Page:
While the forest fire raging in Fort McMurray, Alta., can’t be blamed on climate change, it does give us a glimpse into what the future could look like.
Boreal forests account for 1.9 billion hectares around the world, which is 33 per cent of Earth’s forested land. Of that, Canada is home to 552 million hectares or 28 per cent of the world’s boreal zone.
These forests are a mixture of various trees such as pine, spruce, fir, poplar and birch, to name a few. They are also ecologically diverse and incredibly important, home to 150 species of birds and numerous types of wildlife.
But all of this is under threat by a warming climate.
Our planet continues to warm, but no place is warming as quickly and dramatically as the north, particularly the Arctic.
Our boreal forests have already warmed by 0.5 C to 3 C compared to the 1850s. The consequences are numerous, including an effect on tree growth, pests and animal life. But rising temperatures are also linked to drier conditions.
The latest report by the Intergovernmental Panel on Climate Change (IPCC) found that annually, the area of boreal forest burned in North America has doubled over the past 20 years, most notably in the west. Whether or not the changes are anthropogenic (human-caused) or part of a natural variability, however, cannot yet be determined.
When it comes to weather conditions propagating wildfires, there are three key ingredients: hot weather, low humidity and wind. A warming climate could produce two of the three ingredients: warm air is usually associated with drier conditions, ie. low humidity. All you need is a windy day and a forest fire that once seemed manageable — as was the case in Fort McMurray — suddenly becomes uncontrollable.
However, Ross W. Wein, a former professor at the University of Alberta and a conservation and forest fire expert, said that what isn’t clear with climate models is the amount of moisture that’s anticipated with a warming climate.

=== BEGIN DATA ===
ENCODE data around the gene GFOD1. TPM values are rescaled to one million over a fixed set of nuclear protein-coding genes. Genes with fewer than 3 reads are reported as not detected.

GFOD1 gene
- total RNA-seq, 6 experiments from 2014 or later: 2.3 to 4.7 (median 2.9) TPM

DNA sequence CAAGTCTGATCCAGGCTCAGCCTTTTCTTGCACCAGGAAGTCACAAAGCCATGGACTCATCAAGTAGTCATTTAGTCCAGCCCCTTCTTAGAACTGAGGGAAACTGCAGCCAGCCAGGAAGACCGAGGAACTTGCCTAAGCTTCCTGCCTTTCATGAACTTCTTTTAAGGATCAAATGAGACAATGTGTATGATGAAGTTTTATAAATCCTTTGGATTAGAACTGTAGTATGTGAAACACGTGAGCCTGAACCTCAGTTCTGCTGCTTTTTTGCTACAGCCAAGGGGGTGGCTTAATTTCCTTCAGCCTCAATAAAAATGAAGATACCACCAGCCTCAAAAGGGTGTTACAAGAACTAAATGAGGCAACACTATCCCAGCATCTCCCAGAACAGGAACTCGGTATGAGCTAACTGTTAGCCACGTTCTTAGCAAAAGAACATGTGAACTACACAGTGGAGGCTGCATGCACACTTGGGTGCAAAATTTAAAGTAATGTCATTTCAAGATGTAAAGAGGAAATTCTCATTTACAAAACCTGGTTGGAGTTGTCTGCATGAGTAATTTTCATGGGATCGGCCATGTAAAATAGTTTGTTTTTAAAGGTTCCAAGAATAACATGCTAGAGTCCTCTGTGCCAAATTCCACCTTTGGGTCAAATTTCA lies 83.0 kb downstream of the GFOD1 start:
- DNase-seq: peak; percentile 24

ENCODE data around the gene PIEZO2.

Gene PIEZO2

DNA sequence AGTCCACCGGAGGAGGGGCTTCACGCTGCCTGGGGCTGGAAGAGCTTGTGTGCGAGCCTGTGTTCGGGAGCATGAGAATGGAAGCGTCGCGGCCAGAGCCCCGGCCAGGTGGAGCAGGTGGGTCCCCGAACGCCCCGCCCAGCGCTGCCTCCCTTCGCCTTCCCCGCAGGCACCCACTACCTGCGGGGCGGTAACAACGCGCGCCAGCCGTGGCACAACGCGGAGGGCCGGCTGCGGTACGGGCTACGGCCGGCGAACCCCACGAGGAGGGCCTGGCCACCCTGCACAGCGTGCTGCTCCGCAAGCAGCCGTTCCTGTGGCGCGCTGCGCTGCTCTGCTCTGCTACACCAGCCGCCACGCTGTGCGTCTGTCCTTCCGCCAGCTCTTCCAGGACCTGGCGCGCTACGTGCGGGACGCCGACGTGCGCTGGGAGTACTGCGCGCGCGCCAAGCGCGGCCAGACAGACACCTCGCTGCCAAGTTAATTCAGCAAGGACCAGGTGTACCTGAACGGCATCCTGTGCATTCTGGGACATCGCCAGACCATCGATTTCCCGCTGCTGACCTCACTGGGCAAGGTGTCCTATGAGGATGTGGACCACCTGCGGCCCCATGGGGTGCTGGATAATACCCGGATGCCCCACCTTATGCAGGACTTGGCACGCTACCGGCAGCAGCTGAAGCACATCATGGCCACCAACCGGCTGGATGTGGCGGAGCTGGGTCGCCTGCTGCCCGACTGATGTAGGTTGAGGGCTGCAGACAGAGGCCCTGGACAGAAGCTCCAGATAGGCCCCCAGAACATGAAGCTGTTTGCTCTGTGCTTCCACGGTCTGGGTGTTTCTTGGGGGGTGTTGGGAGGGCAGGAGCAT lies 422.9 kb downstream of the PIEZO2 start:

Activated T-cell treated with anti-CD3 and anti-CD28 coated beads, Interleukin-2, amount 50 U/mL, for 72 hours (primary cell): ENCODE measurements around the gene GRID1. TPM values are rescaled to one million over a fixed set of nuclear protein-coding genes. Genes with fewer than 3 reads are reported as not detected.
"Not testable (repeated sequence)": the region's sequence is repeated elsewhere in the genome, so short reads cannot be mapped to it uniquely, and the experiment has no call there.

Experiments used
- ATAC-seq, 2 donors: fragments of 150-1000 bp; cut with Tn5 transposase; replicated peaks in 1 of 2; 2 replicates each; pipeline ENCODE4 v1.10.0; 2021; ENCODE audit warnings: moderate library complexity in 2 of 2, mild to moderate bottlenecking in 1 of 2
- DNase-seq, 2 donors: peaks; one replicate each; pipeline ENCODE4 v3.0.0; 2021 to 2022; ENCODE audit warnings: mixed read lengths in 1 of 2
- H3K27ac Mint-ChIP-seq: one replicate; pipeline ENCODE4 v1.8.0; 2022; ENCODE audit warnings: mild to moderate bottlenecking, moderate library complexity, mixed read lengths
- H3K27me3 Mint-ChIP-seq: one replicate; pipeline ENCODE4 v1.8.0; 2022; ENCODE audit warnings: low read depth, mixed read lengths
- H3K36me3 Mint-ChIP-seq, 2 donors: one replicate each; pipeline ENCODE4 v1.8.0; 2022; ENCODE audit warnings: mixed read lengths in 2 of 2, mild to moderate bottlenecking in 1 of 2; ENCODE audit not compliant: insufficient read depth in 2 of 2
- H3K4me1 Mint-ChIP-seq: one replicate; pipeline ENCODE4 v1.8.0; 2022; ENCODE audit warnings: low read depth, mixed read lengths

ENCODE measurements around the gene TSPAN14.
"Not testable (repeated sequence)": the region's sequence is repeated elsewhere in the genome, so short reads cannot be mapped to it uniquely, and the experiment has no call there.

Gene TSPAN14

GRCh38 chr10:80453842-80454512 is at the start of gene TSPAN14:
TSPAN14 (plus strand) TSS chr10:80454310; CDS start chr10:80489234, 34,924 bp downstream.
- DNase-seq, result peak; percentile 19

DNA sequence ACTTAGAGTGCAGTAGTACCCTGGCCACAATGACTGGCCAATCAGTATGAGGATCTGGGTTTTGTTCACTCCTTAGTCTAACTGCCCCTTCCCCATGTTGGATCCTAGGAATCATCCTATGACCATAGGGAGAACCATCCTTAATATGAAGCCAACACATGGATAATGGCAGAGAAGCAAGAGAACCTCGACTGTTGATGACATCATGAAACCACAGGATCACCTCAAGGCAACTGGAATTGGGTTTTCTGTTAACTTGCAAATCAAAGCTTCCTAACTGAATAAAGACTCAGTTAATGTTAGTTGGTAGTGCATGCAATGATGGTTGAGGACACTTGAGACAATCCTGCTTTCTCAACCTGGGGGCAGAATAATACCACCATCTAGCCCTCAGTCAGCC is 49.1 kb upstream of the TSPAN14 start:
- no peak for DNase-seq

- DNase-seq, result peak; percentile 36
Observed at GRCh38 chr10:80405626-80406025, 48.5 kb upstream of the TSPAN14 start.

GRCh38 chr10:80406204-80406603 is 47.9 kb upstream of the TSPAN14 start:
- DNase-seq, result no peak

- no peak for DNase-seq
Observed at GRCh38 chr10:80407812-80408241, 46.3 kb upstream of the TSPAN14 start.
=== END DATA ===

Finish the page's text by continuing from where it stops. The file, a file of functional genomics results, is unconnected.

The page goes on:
“If there’s more moisture, the fire risk isn’t as dramatic,” he said.
WATCH: Inside Fort McMurray
The problem arises with dry winters — as was the case with last winter’s extreme El Niño — and earlier springs. The IPCC report cited studies that concluded an earlier start to the fire season and “significant increases in the area experiencing high to extreme fire danger in Canada and Russia.”
The drier weather leaves roots and vegetation ready to ignite, whether it be from a discarded cigarette or a lightning strike. And while they may seem extinguished, that may not be the case. Wein noted that, in extremely dry conditions, fires have been known to smolder underground over a winter, feeding off dry roots and buried vegetation.
Overall health of our forests
J. Harry McCaughey, professor emeritus at Queen’s University’s environmental studies department in Kingston, Ont., said that it’s unclear what the future holds for our forests when it comes to climate change.
“There is no simple answer as to exactly how a forest is going to be affected.”
In that sense, he said, climate change could be beneficial to our forests. However, he stressed that the changing lengths of the seasons — such as earlier springs — could alter the outcome of those models. In the end, there is no certainty as to what the future holds.
Preparing for the future
Most models conclude that climate change will likely bring a higher frequency of wildfires to Canada — as numerous studies were cited by the IPCC — and that means we need to be more proactive.
Some of the practices in place already are prescribed burns where, during a low-risk period, fire agencies will do controlled burns. This, in turn, will prevent a wildfire from spreading out of control.
WATCH: Escaping the flames in Beacon Hill
Climate change shouldn’t be confused with global warming: climate change is the overall observed long-term change in climate patterns. Some places on Earth will get warmer, others cooler. There will be increased rain and flooding events in regions that once received average rainfall amounts, or very little; there will be drought conditions in normally temperate regions. It’s all about change. And every change comes with consequences.
“It’s the extreme conditions we need to be prepared for,” said Ross W. Wein, former professor at the University of Alberta, and a conservation and forest fire expert. “And that’s what we’re seeing now at Fort McMurray.”